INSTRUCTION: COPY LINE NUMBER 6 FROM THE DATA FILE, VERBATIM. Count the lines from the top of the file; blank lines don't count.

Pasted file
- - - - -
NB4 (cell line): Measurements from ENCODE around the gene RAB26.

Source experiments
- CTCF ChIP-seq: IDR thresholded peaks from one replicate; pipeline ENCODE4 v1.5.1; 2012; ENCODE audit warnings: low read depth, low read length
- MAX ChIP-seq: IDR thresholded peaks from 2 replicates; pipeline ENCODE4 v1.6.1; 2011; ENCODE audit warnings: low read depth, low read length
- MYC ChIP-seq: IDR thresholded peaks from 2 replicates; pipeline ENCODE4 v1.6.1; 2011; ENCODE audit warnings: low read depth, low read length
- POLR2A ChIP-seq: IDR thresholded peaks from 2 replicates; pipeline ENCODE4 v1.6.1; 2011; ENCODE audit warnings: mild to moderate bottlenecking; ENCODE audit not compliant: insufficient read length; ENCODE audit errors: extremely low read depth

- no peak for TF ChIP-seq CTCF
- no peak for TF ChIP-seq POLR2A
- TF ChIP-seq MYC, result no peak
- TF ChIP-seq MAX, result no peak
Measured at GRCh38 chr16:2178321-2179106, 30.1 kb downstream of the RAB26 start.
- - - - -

- POLR2A ChIP-seq: IDR thresholded peaks from 2 replicates; pipeline ENCODE4 v1.6.1; 2011; ENCODE audit warnings: mild to moderate bottlenecking; ENCODE audit not compliant: insufficient read length; ENCODE audit errors: extremely low read depth